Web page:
Relief committees were organized. Mayor Barton was chairman. The members from the North Ward were J. J. Ledward, father of J. DeHaven Ledward; Benjamin Blakeley, Humphrey Fairlamb, long building inspector of the city; Middle Ward, Isaiah Mirkil, father of I. H. Mirkil, Jr., Esq., then a Councilman; the late John H. Mirkil, since a member of Council; Mrs. Emily M. Lyons, widow of the late Samuel Lyons, Esq., and Mrs. Samuel J. Cochran, P. M. Washabaugh, B. Frank Baker. South Ward, Thomas J. Oliver, an Old South Warder and father of Edmund Oliver, Mrs. Mary Oliver Swope and Wilson Oliver, all Old South Warders and of the old Academy Alma Mater; Henry Palmer and William J. McClure, father of Senator John J. McClure.

The women's committee for the North Ward was: Mrs. Stephens, Miss Mattie Smith; Middle Ward, Mrs. James Barton, wife of the Mayor, and Mrs. Dr. Samuel Starr; South Ward, Mrs. Jonathan Grant and Mrs. W. B. Broomall. Only two of the latter, Mrs. Starr and Mrs. Broomall, survive.

The most indefatigable collector was Amos Gartside. Considerable money was raised and devoted to the relief of the dead and injured. The largest sum given by anyone resident of Chester was that of Fred J. Hinkson, Jr. G. Banks Wilson donated wagonloads of medicine, liniments and salves to those unable to pay, and George Staats carried Dr. Wilson and his much-needed unguents for nothing around the town without rest until all were supplied. Gallant souls these Old South Warders.

In the five years that intervened between the tragic launching of the Saratoga and this calamity, nothing had occurred to move the mass judgment of the people. The helplessness of the people to cope with this disaster undoubtedly inspired Mrs. Julia Barton to institute and Mrs. Sue Black to consummate the movement which resulted in the erection of the Chester Hospital.

The calamity was so widespread and sympathy so universal among all of our people, that all of the artificial barriers of politics, religion and color were swept aside and there followed a balm and neighborly attitude that had never been seen before in the city.

One of the South Ward victims had been killed more than a square away from the scene of the explosion, by a piece of the wreckage, which describing a trajectory through the air lit upon his unsuspecting and fast-moving head with a deadly precision no human endeavor could have designedly reproduced. The philosophy of the old ward, as well as its theology, was very badly impoverished by this last circumstance, but we all found comfort in the all-embracing arm of the good old Presbyterian doctrine of predestination-one old scuffer, a pioneer in the rationalistic propensities of the present day, was known to say that if Providence was as faultless in everything else as in marksmanship, it was all the "camp-meeting gang" claimed for it. He joined church and remained a pretty good member thereafter, although he was never what would be regarded as an enthusiastic disciple of John Gough or Neal Dow.

The firemen who were killed in this disaster are remembered annually at a memorial service held in some of the many churches of the city. This practice, which has survived those who originated it, is likely to last as long as the volunteer fire department exists. It is doubly meritorious because the dead are remembered and the firemen beguiled into attending church at least annually.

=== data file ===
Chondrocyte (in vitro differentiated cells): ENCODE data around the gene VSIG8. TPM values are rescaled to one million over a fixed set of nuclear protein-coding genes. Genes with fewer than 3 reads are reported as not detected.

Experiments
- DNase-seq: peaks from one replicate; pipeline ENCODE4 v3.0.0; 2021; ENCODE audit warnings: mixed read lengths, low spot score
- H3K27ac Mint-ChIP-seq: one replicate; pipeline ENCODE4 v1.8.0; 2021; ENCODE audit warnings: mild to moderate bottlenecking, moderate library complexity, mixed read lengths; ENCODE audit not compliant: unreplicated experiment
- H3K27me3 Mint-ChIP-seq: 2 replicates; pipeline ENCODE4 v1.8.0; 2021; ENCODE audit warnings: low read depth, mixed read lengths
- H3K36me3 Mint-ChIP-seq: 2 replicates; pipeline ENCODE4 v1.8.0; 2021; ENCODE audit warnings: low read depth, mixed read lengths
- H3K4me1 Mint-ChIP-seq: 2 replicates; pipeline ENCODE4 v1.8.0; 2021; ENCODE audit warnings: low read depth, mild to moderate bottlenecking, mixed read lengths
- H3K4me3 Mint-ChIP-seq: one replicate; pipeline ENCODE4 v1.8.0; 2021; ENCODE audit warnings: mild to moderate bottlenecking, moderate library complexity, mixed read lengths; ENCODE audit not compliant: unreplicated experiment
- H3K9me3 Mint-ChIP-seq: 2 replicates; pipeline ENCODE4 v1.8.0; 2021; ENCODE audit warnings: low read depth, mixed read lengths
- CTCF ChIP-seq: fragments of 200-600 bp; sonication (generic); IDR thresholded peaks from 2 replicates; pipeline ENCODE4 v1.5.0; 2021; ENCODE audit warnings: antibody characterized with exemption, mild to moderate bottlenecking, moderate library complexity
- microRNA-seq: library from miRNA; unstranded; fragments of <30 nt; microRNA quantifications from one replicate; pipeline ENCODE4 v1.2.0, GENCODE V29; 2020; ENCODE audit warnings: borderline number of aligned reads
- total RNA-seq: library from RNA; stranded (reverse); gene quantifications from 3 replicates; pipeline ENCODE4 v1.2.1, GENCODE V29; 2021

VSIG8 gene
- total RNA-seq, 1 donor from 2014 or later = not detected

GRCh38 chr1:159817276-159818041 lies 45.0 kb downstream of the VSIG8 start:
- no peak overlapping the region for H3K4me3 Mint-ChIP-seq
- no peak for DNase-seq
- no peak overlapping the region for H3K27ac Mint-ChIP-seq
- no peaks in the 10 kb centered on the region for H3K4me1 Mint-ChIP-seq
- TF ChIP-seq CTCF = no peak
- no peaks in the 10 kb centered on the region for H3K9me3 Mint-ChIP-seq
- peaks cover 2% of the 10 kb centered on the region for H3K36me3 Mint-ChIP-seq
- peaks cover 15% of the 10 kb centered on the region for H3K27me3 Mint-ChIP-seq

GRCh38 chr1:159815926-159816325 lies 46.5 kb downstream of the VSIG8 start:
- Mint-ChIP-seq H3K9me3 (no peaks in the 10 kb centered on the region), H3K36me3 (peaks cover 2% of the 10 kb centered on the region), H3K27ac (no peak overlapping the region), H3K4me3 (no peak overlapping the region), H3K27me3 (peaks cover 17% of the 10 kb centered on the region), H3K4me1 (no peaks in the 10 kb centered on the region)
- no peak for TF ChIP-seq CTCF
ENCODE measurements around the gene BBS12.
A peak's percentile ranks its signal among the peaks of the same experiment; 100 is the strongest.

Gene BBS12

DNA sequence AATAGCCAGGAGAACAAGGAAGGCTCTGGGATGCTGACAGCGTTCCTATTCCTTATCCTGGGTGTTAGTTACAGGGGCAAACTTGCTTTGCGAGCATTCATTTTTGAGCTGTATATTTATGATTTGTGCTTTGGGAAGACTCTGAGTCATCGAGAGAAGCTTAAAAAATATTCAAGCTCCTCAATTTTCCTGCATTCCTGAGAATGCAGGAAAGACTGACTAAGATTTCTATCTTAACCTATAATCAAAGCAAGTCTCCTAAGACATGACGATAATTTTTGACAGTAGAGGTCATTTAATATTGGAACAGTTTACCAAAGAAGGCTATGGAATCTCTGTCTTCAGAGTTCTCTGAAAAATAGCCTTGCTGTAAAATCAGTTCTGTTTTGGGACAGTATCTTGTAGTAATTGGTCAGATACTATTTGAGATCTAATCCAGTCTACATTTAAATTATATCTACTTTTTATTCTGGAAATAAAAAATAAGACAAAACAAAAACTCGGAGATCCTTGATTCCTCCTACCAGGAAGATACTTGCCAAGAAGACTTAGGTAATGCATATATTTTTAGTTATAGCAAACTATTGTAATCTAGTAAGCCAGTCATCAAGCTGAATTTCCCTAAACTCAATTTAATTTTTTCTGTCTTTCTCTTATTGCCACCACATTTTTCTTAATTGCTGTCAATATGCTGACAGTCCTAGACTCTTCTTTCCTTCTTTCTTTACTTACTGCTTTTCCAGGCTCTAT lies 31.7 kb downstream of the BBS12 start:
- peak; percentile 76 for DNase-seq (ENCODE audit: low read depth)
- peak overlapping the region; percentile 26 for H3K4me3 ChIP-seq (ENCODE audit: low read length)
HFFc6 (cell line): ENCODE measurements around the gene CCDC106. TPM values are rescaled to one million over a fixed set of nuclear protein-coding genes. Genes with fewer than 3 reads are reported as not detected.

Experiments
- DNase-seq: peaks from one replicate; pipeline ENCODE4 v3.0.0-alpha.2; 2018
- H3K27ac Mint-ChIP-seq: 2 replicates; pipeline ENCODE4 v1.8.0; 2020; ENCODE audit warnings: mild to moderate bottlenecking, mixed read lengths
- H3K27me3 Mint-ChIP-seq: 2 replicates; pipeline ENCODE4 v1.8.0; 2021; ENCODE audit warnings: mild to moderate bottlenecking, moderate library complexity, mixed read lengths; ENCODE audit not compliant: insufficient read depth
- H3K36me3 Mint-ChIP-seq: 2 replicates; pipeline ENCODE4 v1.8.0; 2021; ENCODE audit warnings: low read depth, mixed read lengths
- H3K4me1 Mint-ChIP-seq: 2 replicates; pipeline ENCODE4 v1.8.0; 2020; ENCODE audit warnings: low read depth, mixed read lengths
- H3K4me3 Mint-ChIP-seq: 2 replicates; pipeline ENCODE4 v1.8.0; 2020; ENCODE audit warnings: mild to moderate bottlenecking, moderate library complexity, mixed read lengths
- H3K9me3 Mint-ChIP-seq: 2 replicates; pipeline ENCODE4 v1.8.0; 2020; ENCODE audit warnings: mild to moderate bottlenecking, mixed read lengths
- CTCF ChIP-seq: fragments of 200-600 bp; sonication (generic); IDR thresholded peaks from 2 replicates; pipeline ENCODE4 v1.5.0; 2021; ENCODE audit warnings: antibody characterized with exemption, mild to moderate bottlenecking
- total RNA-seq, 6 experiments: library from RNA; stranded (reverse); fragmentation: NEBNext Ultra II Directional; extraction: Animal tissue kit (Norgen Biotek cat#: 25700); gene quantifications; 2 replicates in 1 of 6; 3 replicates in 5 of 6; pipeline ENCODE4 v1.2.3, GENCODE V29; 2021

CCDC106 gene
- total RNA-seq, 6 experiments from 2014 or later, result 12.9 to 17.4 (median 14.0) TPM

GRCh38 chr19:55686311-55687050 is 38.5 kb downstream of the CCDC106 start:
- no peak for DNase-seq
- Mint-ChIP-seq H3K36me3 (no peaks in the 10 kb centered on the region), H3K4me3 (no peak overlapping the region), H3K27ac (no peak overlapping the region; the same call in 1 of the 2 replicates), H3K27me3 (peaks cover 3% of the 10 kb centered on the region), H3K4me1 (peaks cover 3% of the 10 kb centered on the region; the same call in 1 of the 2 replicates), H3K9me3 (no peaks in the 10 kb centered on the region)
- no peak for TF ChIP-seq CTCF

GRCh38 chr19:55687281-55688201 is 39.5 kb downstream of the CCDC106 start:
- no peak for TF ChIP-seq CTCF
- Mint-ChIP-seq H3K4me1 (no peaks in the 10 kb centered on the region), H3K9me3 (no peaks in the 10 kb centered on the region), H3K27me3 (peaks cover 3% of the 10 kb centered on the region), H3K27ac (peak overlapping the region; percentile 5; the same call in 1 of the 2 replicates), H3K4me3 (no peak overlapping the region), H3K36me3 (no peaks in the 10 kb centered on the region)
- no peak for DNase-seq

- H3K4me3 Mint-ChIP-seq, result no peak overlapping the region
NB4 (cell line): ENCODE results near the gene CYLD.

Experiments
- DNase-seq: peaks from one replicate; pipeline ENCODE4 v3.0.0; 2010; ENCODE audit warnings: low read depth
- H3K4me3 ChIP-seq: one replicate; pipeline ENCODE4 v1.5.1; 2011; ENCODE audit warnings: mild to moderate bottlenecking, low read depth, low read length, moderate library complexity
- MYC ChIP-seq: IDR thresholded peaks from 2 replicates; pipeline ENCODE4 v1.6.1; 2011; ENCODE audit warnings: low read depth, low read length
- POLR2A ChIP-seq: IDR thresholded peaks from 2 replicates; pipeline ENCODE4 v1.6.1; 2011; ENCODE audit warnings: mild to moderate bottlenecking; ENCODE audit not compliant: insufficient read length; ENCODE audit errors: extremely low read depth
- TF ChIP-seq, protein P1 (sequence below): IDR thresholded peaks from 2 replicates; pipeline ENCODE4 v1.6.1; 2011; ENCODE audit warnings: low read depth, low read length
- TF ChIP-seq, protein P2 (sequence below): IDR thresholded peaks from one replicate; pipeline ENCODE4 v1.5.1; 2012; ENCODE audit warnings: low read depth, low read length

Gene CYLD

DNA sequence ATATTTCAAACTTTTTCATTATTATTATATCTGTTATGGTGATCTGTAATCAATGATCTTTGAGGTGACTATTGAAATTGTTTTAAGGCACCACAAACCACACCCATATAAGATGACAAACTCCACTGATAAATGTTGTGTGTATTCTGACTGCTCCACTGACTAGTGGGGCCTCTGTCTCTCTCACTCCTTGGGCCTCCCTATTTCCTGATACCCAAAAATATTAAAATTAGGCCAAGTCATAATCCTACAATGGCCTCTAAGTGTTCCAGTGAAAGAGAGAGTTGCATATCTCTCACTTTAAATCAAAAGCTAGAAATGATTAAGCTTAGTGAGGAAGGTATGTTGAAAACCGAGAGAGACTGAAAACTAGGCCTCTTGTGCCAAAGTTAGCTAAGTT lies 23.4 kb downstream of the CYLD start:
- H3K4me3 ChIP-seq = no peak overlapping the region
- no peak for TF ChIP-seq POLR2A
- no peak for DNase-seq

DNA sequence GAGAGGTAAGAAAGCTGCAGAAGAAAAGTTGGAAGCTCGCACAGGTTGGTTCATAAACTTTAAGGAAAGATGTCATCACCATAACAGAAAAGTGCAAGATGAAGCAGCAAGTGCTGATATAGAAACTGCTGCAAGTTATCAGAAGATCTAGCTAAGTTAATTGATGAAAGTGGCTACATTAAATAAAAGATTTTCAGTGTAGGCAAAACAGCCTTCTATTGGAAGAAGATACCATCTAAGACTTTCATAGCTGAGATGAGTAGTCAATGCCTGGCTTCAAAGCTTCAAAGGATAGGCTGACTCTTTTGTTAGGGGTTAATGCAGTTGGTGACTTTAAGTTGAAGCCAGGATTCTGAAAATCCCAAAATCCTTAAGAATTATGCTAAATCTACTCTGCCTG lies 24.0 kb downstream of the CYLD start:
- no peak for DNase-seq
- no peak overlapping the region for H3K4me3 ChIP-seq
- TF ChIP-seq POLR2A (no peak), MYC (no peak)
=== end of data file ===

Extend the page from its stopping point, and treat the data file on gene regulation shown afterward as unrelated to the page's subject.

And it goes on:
For years thereafter such of the sages of the village as found attraction in the contemplation of things that baffled, especially if any morbid feature were attached, would discuss the remarkable feature of the death of one of their neighbors in the course of which they would recount the life of the victim "and to think that every act of his life, sleeping and waking, was a part of an inflexible program, ending with the impact of the missile, which could have been avoided by the deviation of a hair's breadth, from either the momentum or direction of that long inexorable pathway of fate."

Occasionally some old codger would emerge from a period of deep reflection, long enough to nearly capsize our comforting Calvinism with the intimation that Providential discrimination was less to be commended than its marksmanship, softening the irreverence with a comprehensive wink and nod in the direction of one of the few noble men of the village who "toiled not, neither did they spin" anything but yarns.

The personal equation was not entirely overlooked in the provoked rejoinder, and since everybody knew everybody and all about everybody, and only a few were conceded known perfection, there was no dearth of material with which to edify the bystanders or to adequately inform geneological enthusiasts of the "highlights" of the ancestry of all the participants.

I wish I could reproduce one of these classical colloquies, but I have waited too long, the mist is too heavy, and the censors of the day have set up a rather puritanic standard for polite speech-and many of their kinsfolk survive.

In the papers of the day, Melville King, a reporter with a poetic turn of pen, published a four-verse dirge of the moment.

Its last verse:

And down all the ages yet unborn
The names of those whose memory we mourn
Will treasured be by young and old
And the story of their heroism told.

Melville King was abetter prophet than Mother Shipton's imitator.

Even while the grief was city-wide and sadness prevailed in all of the circles of the town, the committee having charge of the Bicentennial of Penn's landing were shaping things for that celebration which, occurring in October and elsewhere described, was the outstanding event in the life of the Old South Ward.

If you have any information and or pictures that you would like to contribute about the history of any tragedies or other unusual events in the history of Chester, please forward it to

2002 John A. Bullock III.